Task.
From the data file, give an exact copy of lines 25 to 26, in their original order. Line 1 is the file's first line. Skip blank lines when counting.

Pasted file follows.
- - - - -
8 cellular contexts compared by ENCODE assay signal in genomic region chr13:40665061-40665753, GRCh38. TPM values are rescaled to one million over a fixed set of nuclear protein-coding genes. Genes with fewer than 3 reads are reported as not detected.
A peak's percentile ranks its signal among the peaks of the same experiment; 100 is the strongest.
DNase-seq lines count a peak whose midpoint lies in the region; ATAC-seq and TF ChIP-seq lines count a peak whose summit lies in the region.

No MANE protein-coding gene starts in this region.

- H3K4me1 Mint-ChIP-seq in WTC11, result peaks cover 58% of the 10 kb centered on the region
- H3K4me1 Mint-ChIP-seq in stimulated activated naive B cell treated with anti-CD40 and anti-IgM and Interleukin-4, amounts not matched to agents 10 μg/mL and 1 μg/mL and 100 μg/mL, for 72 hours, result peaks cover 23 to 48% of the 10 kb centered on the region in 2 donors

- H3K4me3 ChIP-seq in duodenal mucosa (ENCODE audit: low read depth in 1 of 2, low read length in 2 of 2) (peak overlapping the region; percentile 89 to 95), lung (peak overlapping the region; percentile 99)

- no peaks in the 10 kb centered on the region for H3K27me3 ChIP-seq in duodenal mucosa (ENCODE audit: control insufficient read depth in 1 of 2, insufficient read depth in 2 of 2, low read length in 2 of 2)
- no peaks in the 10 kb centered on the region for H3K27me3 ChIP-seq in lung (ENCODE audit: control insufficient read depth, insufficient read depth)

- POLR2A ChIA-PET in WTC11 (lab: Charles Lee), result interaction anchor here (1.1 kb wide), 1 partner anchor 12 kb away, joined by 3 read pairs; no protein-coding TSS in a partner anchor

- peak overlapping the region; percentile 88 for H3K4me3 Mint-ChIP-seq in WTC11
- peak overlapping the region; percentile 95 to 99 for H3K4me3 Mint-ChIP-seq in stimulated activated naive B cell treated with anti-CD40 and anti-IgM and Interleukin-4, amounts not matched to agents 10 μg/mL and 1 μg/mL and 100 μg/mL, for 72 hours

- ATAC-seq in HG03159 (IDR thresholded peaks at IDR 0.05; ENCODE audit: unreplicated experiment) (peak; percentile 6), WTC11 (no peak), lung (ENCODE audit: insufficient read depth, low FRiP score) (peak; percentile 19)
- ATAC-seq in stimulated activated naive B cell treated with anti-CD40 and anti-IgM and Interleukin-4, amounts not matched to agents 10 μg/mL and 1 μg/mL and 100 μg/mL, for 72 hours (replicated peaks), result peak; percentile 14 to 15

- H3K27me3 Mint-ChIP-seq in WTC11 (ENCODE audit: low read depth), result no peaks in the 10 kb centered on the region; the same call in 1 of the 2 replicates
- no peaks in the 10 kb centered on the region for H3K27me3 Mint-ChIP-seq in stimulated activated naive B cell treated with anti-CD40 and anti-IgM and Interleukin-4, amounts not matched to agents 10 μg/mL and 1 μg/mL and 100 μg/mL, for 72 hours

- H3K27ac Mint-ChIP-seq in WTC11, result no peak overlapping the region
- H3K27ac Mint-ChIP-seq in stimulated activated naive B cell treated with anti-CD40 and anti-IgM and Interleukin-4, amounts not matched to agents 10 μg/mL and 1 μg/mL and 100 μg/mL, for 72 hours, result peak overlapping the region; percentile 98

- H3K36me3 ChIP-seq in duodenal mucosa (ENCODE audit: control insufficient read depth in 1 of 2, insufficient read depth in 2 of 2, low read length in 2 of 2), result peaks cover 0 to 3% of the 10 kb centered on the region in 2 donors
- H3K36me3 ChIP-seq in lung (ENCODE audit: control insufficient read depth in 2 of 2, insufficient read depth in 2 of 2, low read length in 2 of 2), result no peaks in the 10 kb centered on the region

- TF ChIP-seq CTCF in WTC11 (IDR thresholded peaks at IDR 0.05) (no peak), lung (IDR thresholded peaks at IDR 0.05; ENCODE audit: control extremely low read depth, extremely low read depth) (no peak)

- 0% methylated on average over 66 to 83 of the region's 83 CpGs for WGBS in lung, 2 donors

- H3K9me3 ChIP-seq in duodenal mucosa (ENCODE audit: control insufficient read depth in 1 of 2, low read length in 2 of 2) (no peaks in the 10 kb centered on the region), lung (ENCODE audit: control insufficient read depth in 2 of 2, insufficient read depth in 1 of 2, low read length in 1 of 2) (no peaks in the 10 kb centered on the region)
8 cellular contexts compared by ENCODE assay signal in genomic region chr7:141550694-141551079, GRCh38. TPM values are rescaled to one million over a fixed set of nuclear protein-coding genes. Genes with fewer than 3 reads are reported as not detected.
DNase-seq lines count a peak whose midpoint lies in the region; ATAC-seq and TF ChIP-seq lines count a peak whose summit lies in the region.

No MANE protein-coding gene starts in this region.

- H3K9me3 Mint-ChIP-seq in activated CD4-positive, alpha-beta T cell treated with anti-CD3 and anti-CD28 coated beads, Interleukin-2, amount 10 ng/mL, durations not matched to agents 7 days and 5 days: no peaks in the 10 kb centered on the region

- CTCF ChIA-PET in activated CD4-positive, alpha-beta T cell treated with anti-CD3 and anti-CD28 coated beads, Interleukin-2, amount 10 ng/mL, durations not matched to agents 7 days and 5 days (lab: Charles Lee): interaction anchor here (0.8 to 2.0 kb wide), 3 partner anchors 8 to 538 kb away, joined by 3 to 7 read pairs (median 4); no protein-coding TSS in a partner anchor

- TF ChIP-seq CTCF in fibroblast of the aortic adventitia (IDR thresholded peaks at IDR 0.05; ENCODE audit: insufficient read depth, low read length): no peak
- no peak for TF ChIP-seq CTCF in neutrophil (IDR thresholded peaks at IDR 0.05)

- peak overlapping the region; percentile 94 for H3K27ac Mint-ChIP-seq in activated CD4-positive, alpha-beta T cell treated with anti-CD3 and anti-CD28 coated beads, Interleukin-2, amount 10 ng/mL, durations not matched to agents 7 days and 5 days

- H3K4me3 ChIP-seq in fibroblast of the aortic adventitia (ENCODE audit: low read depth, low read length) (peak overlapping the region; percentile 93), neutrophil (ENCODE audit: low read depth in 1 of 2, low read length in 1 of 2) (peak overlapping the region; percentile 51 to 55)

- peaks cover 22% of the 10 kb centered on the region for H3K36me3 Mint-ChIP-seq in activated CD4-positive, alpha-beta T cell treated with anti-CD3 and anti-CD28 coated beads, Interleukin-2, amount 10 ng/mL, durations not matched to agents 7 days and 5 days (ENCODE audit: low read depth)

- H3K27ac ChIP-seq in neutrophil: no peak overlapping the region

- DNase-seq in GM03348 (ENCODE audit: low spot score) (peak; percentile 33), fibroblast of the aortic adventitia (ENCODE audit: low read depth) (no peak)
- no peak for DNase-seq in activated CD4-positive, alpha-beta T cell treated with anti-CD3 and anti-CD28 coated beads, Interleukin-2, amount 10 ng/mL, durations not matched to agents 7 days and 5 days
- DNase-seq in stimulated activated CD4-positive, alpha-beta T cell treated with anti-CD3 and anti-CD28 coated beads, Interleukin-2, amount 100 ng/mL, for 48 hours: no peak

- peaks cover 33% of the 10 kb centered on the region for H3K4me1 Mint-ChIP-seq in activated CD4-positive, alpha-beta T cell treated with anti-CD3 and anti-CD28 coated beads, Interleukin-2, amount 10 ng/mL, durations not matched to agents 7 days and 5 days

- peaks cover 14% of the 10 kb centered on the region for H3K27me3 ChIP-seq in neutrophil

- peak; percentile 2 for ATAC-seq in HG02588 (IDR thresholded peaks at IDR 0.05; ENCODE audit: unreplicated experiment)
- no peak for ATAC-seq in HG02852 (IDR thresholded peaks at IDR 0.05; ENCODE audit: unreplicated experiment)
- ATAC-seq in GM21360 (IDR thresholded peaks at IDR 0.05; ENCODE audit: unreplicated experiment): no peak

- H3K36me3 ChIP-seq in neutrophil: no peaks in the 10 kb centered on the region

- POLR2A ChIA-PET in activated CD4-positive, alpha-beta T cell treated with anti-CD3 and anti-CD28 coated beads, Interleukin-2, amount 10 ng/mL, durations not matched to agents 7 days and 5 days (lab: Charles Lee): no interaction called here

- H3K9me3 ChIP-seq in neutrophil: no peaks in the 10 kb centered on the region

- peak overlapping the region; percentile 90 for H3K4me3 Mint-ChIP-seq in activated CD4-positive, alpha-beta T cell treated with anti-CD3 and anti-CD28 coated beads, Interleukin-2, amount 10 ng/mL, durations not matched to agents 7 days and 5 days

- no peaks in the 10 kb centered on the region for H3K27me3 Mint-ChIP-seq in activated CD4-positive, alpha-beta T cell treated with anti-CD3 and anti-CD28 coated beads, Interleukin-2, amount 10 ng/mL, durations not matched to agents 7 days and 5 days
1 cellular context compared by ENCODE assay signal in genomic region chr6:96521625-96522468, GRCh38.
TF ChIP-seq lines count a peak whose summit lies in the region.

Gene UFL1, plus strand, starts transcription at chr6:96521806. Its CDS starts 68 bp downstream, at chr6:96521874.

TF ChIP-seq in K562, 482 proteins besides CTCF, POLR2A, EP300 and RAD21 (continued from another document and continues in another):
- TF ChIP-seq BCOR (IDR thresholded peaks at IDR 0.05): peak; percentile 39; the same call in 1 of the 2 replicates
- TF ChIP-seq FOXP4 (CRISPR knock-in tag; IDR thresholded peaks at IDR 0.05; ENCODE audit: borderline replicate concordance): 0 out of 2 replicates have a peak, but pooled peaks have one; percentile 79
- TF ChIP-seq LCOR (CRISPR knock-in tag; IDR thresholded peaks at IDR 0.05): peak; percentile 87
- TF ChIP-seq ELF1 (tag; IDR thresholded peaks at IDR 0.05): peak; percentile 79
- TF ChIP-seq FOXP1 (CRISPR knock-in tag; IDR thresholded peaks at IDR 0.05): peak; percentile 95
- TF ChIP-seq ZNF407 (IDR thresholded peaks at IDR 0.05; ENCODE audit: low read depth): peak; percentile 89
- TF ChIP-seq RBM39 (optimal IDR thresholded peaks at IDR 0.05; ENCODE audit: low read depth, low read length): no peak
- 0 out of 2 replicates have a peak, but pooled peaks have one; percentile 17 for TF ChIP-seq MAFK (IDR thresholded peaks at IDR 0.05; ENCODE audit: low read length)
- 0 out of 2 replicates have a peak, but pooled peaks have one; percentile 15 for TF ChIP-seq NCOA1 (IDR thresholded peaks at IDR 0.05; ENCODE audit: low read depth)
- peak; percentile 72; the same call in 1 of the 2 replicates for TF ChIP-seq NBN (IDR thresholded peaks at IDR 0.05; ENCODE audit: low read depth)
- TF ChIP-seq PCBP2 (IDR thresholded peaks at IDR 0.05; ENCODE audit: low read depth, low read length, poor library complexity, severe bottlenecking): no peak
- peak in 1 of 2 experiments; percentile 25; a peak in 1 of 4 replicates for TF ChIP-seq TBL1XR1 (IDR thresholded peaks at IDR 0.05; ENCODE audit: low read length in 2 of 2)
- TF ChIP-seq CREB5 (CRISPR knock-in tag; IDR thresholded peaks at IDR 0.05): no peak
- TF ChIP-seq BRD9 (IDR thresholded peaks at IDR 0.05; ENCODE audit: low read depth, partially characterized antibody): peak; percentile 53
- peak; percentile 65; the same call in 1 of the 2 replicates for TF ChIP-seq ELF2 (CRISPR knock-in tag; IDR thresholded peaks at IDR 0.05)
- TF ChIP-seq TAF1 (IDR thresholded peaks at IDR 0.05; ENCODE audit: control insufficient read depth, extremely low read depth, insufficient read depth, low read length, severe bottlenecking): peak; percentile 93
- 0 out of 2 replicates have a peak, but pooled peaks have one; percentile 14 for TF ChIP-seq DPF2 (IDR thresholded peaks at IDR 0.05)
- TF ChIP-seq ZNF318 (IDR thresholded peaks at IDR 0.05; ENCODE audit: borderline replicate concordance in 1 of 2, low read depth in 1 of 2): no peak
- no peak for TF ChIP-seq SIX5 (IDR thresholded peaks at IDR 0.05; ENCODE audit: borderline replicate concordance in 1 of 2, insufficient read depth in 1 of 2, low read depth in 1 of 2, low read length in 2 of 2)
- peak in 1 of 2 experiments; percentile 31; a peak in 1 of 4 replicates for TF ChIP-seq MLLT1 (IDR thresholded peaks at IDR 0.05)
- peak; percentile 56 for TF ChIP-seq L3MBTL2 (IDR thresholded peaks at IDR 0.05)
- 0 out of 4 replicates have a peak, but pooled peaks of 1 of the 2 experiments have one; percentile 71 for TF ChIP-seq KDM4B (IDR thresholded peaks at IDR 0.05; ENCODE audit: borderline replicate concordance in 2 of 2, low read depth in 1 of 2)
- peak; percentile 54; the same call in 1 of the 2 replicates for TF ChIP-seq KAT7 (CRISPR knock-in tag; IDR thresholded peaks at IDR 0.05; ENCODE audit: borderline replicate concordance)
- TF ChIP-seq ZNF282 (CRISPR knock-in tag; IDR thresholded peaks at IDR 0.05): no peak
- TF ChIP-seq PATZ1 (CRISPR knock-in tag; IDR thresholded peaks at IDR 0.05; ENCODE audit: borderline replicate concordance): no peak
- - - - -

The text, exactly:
DNase-seq lines count a peak whose midpoint lies in the region; ATAC-seq and TF ChIP-seq lines count a peak whose summit lies in the region.

No MANE protein-coding gene starts in this region.